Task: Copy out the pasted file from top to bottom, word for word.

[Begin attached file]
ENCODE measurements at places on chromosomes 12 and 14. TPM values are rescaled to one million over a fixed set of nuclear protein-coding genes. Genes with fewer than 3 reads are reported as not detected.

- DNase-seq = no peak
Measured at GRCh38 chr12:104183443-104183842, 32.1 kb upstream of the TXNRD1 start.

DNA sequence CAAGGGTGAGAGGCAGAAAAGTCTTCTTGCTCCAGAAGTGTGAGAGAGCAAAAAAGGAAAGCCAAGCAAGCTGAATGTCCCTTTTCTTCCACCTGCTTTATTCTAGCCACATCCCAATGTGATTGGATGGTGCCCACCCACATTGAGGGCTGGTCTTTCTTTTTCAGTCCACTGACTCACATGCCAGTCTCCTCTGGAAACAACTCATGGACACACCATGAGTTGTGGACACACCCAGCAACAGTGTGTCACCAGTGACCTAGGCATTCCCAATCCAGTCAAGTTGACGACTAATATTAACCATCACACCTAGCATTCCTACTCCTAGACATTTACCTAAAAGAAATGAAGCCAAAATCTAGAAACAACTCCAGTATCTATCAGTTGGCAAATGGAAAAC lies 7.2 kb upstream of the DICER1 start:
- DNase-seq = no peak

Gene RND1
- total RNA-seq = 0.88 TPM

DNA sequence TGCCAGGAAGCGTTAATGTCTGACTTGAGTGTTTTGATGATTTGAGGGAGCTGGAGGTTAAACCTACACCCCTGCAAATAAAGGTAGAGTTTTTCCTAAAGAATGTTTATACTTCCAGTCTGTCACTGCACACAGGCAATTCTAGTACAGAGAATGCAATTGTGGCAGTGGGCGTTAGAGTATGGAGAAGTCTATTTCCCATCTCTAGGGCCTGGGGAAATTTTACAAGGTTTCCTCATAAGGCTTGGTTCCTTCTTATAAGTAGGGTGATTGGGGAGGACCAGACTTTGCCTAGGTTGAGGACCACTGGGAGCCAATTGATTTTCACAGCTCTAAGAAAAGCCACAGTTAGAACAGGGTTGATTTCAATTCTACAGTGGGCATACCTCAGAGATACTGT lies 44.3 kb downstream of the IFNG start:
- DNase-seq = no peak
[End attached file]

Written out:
ENCODE measurements at places on chromosomes 12 and 14. TPM values are rescaled to one million over a fixed set of nuclear protein-coding genes. Genes with fewer than 3 reads are reported as not detected.

- DNase-seq = no peak
Measured at GRCh38 chr12:104183443-104183842, 32.1 kb upstream of the TXNRD1 start.

DNA sequence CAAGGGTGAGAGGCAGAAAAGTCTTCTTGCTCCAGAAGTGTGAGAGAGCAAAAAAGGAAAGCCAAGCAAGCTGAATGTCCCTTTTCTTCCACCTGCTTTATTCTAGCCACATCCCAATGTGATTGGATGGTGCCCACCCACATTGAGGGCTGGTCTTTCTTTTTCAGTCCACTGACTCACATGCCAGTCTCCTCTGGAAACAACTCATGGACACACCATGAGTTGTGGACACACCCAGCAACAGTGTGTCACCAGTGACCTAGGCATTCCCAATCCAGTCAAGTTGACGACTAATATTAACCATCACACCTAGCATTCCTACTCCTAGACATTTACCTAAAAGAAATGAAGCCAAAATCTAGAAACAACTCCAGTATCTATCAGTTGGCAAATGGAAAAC lies 7.2 kb upstream of the DICER1 start:
- DNase-seq = no peak

Gene RND1
- total RNA-seq = 0.88 TPM

DNA sequence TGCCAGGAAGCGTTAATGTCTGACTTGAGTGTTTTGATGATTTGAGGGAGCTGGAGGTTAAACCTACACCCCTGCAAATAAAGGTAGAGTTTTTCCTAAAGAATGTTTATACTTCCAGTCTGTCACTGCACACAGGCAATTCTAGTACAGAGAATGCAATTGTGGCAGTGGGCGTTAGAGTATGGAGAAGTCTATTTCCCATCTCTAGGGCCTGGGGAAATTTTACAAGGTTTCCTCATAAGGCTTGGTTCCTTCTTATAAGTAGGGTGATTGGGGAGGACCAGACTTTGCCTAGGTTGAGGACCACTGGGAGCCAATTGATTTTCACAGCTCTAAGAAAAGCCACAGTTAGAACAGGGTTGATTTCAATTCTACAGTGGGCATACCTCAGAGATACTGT lies 44.3 kb downstream of the IFNG start:
- DNase-seq = no peak